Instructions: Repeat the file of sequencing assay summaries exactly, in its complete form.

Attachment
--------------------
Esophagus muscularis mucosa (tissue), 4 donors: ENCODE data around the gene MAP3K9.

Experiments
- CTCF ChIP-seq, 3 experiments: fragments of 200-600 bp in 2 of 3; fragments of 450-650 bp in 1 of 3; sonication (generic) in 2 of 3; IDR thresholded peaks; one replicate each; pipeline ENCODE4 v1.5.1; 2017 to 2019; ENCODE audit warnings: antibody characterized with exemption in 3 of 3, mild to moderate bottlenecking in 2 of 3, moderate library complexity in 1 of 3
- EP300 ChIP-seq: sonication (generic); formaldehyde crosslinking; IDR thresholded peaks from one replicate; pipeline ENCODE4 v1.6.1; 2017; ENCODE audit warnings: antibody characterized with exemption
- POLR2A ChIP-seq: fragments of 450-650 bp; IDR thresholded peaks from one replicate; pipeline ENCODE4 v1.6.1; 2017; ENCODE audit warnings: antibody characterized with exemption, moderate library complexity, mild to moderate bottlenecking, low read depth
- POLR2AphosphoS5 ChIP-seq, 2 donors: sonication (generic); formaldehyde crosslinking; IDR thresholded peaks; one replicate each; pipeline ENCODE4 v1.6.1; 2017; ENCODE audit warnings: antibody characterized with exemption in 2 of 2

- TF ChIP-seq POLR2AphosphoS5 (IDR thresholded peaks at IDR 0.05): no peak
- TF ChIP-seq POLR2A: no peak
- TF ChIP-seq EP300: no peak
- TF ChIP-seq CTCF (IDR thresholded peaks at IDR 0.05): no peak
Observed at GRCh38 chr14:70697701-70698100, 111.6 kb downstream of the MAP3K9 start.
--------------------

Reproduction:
Esophagus muscularis mucosa (tissue), 4 donors: ENCODE data around the gene MAP3K9.

Experiments
- CTCF ChIP-seq, 3 experiments: fragments of 200-600 bp in 2 of 3; fragments of 450-650 bp in 1 of 3; sonication (generic) in 2 of 3; IDR thresholded peaks; one replicate each; pipeline ENCODE4 v1.5.1; 2017 to 2019; ENCODE audit warnings: antibody characterized with exemption in 3 of 3, mild to moderate bottlenecking in 2 of 3, moderate library complexity in 1 of 3
- EP300 ChIP-seq: sonication (generic); formaldehyde crosslinking; IDR thresholded peaks from one replicate; pipeline ENCODE4 v1.6.1; 2017; ENCODE audit warnings: antibody characterized with exemption
- POLR2A ChIP-seq: fragments of 450-650 bp; IDR thresholded peaks from one replicate; pipeline ENCODE4 v1.6.1; 2017; ENCODE audit warnings: antibody characterized with exemption, moderate library complexity, mild to moderate bottlenecking, low read depth
- POLR2AphosphoS5 ChIP-seq, 2 donors: sonication (generic); formaldehyde crosslinking; IDR thresholded peaks; one replicate each; pipeline ENCODE4 v1.6.1; 2017; ENCODE audit warnings: antibody characterized with exemption in 2 of 2

- TF ChIP-seq POLR2AphosphoS5 (IDR thresholded peaks at IDR 0.05): no peak
- TF ChIP-seq POLR2A: no peak
- TF ChIP-seq EP300: no peak
- TF ChIP-seq CTCF (IDR thresholded peaks at IDR 0.05): no peak
Observed at GRCh38 chr14:70697701-70698100, 111.6 kb downstream of the MAP3K9 start.